If you are an unpaid caregiver to a loved one, you are not alone, as more than 44 million individuals in the U.S. serve as informal and unpaid caregivers. A significant percentage of these individuals provide care for someone with dementia. In fact, according to the Alzheimer’s Association, 83% of the assistance provided to American elders is from friends, relatives, and other unpaid caregivers. From this percentage, 48% of the caregivers provide help to someone who has Alzheimer’s disease or another related dementia.
Caring for a person with dementia is hard work, and it can be particularly frustrating and stressful if you don’t know what to expect as your loved one’s dementia progresses and worsens. Early signs of dementia include memory problems, inability to learn new things, mood swings, poor judgment and decisions, difficulty speaking, trouble with familiar tasks, and disorientation to time and place. In later stages of dementia, symptoms expand to include loss of interest in things your loved one used to enjoy, forgetting names of family members, loss of awareness of surroundings, and incontinence (the lack of ability to control urination and defecation).
Witnessing these new behaviors and troubles in your loved one can be upsetting and confusing. Although these symptoms are minimally aided by medication, drugs can help slow the progression of some aspects of the disease. There are also a number of things you, the caregiver, can do to interpret and respond to symptoms to minimize disruption to daily life and maximize quality of life. Remember, first talk to your doctor. Medical reasons may be behind your loved one’s behavior, and it is important to rule those out (and treat them!) before attempting to cope with them yourself.
As your loved one’s dementia progresses, it will become inevitable that hands-on care will be needed. Many people with dementia will need help with tasks called “Instrumental Activities of Daily Living,” or IADLs. IADLs are activities that we perform from day to day that add to our quality of life, but are not as basic to self-care as ADLs or activities of daily living. ADLs are the activities that we must perform every day in order to take care of ourselves. Individuals with dementia may also need help with these tasks.
For many caregiving tasks, using the following positive approach will help loved ones with dementia to better understand what is going on and reduce anxiety, especially in middle to late stages of dementia.
It may be helpful for caregivers to put their hand under the hands of persons with dementia when guiding them in a task such as using a fork, brushing one’s hair or tying shoes. Persons with dementia often just need to be reminded how to do something at first and then are able to do it on their own. Let them do as much as they can do on their own.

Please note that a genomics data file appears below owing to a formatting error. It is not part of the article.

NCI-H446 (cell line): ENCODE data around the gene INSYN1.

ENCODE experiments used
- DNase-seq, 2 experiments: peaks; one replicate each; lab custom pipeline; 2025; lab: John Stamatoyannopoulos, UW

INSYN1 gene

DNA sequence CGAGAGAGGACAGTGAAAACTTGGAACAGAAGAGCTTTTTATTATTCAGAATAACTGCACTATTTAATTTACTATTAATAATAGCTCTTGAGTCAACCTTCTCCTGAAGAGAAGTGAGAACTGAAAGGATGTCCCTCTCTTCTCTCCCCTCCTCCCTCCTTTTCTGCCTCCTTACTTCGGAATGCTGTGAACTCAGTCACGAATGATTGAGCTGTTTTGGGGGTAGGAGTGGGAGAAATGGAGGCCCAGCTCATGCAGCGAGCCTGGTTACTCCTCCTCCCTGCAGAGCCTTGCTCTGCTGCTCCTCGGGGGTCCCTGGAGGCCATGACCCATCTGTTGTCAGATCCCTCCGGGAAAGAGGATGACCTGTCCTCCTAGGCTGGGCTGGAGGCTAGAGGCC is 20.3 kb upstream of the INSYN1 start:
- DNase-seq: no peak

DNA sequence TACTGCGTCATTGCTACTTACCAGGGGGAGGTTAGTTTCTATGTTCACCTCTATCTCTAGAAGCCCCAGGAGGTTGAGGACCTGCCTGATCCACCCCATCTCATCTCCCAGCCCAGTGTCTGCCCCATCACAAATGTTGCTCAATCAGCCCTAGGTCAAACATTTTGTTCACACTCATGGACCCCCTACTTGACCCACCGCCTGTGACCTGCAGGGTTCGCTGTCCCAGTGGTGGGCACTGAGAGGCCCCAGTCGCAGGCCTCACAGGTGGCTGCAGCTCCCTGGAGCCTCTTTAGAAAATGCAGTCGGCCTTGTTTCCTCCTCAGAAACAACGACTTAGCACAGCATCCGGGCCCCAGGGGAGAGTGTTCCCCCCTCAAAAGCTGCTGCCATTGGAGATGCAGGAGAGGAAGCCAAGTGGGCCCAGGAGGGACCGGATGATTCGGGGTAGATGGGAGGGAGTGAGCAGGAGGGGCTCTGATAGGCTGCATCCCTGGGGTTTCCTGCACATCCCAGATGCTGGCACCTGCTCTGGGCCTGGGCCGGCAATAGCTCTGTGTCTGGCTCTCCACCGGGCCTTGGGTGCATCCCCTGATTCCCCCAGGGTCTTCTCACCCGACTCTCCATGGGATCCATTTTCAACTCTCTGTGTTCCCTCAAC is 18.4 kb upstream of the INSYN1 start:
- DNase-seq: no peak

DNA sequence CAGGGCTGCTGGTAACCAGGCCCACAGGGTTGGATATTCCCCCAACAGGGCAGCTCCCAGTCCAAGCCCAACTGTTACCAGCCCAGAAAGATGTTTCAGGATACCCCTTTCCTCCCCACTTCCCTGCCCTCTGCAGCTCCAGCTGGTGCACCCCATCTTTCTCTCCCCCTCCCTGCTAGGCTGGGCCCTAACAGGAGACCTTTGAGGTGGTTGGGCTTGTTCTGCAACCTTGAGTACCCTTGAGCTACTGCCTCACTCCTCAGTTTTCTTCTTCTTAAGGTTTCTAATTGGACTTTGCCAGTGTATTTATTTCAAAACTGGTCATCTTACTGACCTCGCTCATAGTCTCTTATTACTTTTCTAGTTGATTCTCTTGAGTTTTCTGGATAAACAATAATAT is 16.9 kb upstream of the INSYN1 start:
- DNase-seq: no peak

Persons with dementia may be able to perform some tasks independently, with some difficulty, or with additional assistance. However, an individual’s performance will change over time as well. It is a good idea to take notes on the abilities of your loved one and how they change over time. By doing so, when you take your loved one to the physician, you can supply information that can help him / her better understand the progression of the disease.
An easy way to categorize one’s abilities for tracking is to consider the well-defined and commonly used, Activities of Daily Living and Instrumental Activities of Daily Living
Activities of Daily Living
Instrumental Activities of Daily Living
Everyone’s day goes much more smoothly and is much more enjoyable when working with, rather than against, persons with dementia. The following tips will assist caregivers in gaining the cooperation of care recipients suffering from dementia while allowing them to keep their dignity and autonomy. They will also help to ease the individual’s anxiety which in itself can be the cause of one’s unwillingness to cooperate.
Dementia encompasses so much more than just “forgetfulness,” as people commonly think. Memory problems are certainly a component of dementia, but communication, emotional, and behavior problems are also often present. Caregivers are frequently taken by surprise when their loved one suddenly has problems in one of these areas, especially if the only early symptoms were memory problems. Follow the links below to learn about some of the most common symptoms and problems of dementia and to get some caregiver tips for dealing with these issues:
There is more to being a caregiver than simply providing everyday care to a person with dementia. There are financial and legal issues that must be managed, and the future must also be considered, as many people aren’t equipped to handle the needs of a person with late stage dementia. Therefore, short- and long-term care and living options should be considered. It’s also imperative that caregivers remember to take care of themselves. Click here to learn about care for caregivers, such as dealing with stress and finding support.